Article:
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Pathology F10

Parkinson Disease

Parkinson Disease is caused by ____________________ a loss of dopamine
How many dopamine producing neurons must a person loose before Parkinson symptoms begin to show? 70-80%
Primary Parkinson is ____________. idiopathic
Etiology of Parkinson -idiopathic (primary parkinson) -Post-infectious -Toxic -more likely to be multifactorial & the trigger can be different for every person
Infections that have been reported to lead to Parkinson: -measles -CMV -rubella -herpes
Toxic triggers of Parkinson: manganese, carbon monoxide, synthetic heroine, cyanide
Parkinson-Plus Syndrome (PPS) -distinguishing factor: if you give someone with Parkinson extra dopamine (L-dopa) their symptoms do not improve -worse that Primary Parkinson because there is no treatment or comfort)
Parkinson Disease -chronic progressive disease of motor function of CNS
Incidence of Parkinson Disease -1% of those over 55 years of age -incidence increases with age -mean age of onset is between 58-62 -10% of cases have an early onset (before 40)
Three Cardinal Features of Parkinson Disease -Rigidity -Bradykinesia -Tremor
Rigidity -increased tone of agonist & antagonist (equal resistance to flexion & extension) -patient becomes progressively more rigid in the later stages
Bradykinesia -slow movement -loose trunk rotation and coordination, leading to akinesia or freezing movement
Tremor -appears first -in Parkinson Disease there's a resting tremor -postural instability and festinating gait
Festinating gait -a shuffle or gallop -arm swing may be first to go -putting music on may change motor program to get them walking again (freezing movement)
Cogwheel tremor -cogwheel has teeth (stops, lets go, stops, etc) -as PT is moving a patient, the it goes, then stops, releases and moves further then stops, etc -due to tremors modifying rigidity (shaking it loose)
Pathogenesis of Parkinson -dysfunction within the subcortical grey matter in basal ganglia -pathologic hallmark is the degeneration of substantia nigra in association with production of Lewy bodies -substantia nigra loses its ability to produce dopamine
where is dopamine produced? substantia nigra pars compacta
Pathophysiology of Parkinson -Basal gangli disorder -involves underactive direct pathway & overactive indirect pathway -decline in the ability to initiate movement -depletion of dopamine -80% loss before symptoms show -writing probs may be 1st thing noticed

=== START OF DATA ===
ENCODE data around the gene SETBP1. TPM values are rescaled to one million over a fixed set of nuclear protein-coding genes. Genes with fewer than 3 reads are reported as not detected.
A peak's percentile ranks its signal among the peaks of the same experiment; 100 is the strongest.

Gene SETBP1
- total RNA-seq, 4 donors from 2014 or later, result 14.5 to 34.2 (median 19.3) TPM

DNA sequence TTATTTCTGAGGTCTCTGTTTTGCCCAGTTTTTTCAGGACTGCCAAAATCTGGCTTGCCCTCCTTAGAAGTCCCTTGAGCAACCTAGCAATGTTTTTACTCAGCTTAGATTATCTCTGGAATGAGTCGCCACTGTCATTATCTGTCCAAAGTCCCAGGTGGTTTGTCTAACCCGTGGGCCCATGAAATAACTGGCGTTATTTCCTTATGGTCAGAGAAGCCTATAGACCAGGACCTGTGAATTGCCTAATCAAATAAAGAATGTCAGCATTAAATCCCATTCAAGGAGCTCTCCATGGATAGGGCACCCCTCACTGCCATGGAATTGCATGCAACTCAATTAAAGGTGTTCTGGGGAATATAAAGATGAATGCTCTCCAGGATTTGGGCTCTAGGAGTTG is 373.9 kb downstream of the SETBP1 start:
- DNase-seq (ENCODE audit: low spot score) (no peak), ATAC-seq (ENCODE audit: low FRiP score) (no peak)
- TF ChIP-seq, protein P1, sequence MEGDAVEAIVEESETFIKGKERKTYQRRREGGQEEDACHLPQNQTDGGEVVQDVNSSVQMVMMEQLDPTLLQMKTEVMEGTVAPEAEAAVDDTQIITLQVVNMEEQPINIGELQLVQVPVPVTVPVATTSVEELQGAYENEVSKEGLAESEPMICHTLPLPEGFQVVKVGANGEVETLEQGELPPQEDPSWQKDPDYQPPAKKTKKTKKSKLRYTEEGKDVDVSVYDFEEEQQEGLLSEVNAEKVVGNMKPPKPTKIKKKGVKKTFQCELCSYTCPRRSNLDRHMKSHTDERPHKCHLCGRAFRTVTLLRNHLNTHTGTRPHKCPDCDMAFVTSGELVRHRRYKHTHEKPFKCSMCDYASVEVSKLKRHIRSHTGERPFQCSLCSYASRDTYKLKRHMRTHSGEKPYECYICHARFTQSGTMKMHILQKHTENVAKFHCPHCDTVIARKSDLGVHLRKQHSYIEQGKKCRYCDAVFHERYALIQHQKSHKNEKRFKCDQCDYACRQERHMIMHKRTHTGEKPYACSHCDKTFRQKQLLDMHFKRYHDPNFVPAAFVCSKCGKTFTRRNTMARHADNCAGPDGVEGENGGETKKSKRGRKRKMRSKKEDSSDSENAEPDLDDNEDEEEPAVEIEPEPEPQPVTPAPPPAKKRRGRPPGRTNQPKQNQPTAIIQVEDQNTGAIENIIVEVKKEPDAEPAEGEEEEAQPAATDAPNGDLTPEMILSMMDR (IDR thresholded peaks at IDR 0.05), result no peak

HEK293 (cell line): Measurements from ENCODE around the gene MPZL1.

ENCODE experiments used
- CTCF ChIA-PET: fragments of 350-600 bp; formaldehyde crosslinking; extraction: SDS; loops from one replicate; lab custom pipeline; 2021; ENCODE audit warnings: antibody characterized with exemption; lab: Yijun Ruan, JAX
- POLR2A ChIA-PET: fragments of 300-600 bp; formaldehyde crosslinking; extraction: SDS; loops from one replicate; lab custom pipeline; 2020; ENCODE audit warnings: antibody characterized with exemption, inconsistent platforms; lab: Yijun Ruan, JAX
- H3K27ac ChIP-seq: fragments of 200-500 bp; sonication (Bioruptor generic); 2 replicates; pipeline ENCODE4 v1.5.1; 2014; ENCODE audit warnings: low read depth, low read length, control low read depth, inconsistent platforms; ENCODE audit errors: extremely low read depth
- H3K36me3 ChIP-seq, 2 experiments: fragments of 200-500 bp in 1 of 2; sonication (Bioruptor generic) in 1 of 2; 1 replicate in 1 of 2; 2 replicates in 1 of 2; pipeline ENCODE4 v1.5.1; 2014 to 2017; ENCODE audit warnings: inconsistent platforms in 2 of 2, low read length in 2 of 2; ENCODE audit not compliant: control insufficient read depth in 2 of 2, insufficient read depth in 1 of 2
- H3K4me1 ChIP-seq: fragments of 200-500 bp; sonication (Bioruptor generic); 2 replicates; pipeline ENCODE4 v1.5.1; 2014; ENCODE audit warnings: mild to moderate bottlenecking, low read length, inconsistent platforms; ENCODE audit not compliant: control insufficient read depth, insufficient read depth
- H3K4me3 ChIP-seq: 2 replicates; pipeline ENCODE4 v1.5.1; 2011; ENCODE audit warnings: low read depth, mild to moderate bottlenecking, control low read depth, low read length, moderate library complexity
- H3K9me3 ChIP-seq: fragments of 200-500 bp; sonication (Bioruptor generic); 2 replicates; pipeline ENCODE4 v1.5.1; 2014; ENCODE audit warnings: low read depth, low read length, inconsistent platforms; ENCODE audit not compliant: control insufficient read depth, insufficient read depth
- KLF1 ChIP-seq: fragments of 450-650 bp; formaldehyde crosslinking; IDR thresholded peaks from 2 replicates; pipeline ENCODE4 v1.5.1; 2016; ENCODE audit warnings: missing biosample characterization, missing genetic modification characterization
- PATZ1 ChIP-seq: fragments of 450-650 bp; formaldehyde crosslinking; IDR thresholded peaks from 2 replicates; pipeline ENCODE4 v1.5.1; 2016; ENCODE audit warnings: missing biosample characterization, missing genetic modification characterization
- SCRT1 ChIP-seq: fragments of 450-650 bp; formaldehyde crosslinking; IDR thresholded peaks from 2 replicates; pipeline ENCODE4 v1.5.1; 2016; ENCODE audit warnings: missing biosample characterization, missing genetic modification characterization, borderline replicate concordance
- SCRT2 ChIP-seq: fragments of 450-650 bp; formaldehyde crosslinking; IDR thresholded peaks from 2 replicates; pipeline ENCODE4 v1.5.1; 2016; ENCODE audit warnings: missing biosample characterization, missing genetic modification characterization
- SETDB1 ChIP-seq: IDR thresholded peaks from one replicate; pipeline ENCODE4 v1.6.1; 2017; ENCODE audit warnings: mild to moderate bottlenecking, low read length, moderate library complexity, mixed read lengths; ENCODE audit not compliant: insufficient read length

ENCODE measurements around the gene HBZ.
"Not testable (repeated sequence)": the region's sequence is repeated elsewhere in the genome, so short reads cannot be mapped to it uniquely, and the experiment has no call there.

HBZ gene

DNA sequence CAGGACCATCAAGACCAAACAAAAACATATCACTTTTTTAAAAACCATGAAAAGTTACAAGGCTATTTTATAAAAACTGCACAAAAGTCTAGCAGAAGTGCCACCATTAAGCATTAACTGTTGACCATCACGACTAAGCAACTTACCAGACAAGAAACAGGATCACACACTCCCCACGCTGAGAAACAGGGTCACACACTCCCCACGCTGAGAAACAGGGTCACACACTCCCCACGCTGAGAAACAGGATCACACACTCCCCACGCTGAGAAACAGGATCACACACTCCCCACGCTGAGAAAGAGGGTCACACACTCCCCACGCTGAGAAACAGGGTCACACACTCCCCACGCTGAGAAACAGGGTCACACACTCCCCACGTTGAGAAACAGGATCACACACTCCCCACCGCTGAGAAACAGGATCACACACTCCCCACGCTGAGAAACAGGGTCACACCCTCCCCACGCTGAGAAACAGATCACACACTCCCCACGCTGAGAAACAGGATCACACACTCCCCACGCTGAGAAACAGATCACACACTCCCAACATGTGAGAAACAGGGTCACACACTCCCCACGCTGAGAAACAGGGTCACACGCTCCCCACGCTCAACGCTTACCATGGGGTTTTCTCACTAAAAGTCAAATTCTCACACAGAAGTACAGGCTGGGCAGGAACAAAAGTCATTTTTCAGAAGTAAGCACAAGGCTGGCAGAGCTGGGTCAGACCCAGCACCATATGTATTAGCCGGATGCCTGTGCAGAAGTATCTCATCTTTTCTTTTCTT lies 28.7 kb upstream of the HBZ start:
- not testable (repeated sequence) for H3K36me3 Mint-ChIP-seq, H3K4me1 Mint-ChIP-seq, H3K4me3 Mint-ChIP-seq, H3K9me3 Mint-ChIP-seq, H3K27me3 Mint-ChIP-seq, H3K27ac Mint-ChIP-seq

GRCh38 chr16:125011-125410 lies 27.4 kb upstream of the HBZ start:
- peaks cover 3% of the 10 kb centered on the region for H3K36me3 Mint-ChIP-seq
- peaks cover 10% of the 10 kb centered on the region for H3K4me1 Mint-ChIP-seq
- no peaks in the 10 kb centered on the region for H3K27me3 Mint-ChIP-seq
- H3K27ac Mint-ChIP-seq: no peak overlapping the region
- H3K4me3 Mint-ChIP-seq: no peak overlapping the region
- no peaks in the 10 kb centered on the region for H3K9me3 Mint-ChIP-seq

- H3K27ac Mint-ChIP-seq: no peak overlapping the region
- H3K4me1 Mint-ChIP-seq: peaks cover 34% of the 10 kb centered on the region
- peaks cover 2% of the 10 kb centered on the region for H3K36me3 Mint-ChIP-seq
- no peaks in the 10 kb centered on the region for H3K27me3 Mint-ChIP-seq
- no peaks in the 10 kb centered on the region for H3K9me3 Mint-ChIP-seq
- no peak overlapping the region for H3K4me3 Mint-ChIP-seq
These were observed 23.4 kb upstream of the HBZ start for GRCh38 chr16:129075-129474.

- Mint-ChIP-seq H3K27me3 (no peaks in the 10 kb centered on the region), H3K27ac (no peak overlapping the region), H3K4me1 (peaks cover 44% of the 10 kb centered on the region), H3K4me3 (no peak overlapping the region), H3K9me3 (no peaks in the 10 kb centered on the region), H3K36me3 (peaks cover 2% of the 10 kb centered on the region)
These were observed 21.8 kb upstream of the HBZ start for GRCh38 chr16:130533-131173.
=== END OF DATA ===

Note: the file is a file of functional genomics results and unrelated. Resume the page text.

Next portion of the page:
How are Tremors caused? lesion of the connection between the basal ganglia and the cerebellar-red-nucleus pathway
Basal Ganglia -presets the motor system based on sensory movements -may need to see movement in periphery sometimes to be able to walk -excitatory direct pathwway activates thalamocortical pathway -inhibitory indirect pathway inhibits thalamocortical pathway
lesion of the basal ganglia causes changes in the character of movement (slowing of movement, poor coordination & loss of adaptive control)
Clinical Manifestations -hallmark= movement disorder -problem with movement activation tremor is the most common initial manifestation (pill rolling at rest) -tremor disappears during sleep -loss of ext against gravity -loss of up & out movement
systemic manifestations -poverty of movement (move less & less) -fatigue -masked faces -flexion dystonia -festinating gait -dysphagia -visual/sensorimotor probs -depression -dementia (late phases) -bradyphrenia -dysautonomia -CV abnormality -airway obstruction -free
flexed dystonia -proximal stiffness -face gets stiff
Masked Faces -loss of facial expression muscles -person may think they are smiling but aren't
dysphagia trouble swallowing
bradyphrenia slowness of thought
dysautonomia -autonomic NS involvement is gone: -excessive sweat -increased salivation/drooling -bladder dysfunction -GI motility
air trapping -associated with airway obstruction -bronchioles collapse & trap air behind collapse & kills alveolar sacs
freezing when periphery stops moving
Diagnosis of Parkinson -look for the classic triad (tremor, rigidity and bradykinesia) -Asymmetry of signs and symptoms, resting tremor -a good response to Levodopa (diagnosis of IDP) -CT or MRI to assess dopamine levels
Stages of Disease Progression Hoehn & Yahr Stages: Stage I=Min or absent signs Stage II=Min bilateral w/o balance impairment Stage III=Impaired postural responses, capable of living ind Stage IV=Severe disability, able to stand & walk w/ assistance Stage V=Wheelchair or bed depen
Clinical Course of Parkinson -Benign= if in stage I or II and its been 4 years after diagnosis -Progressive -Malignant= progresses to stage II within a year of diagnosis
Treatment of Parkinson -symptomatic= increase mobility -drug therapy -deep brain stimulation -implant electrodes in brain & stimulate to decr tremors -pallidotomy= make a lesion in brain (globis pallidis of basal ganglis) to decr rigidity
Pharmacological Management of Parkinson -Selegiline or deprenyl (Eldepryl)= neuroprotective drug that buys times before L-dopa -Levodopa -Artane, Parsidol -Amantadine= acts like dopamine & anticholinergic -Bromocriptine & Pergolide
L-dopa -Levodopa -allows more dopamine to basal ganglia -only affective for 5-7 yr then a neg response occurs -worsening of sympt when coming off meds -dyskinesia; facial grimacing; twitch of tongue & lips -On-Off phenom (sudden periods of immobility -dys
Artane, Parsidol -anticholinergics -body begins to make more acetylcholine which adds to tremors so this is ANTI
dystonia from long term use of L-dopa twisting; axial & prox extremities
Medical/Surgical management -nutrition is crucial (high cal- low protein diet) -Stereotaxic surgery (pallidotomy, thalamotomy, deep brain stim) -transplantation (fetal/stem cells into basal ganglia- not perfected yet)
high cal - low protein diet -high protein will block effectiveness of L-dopa
Created by: CWestrick
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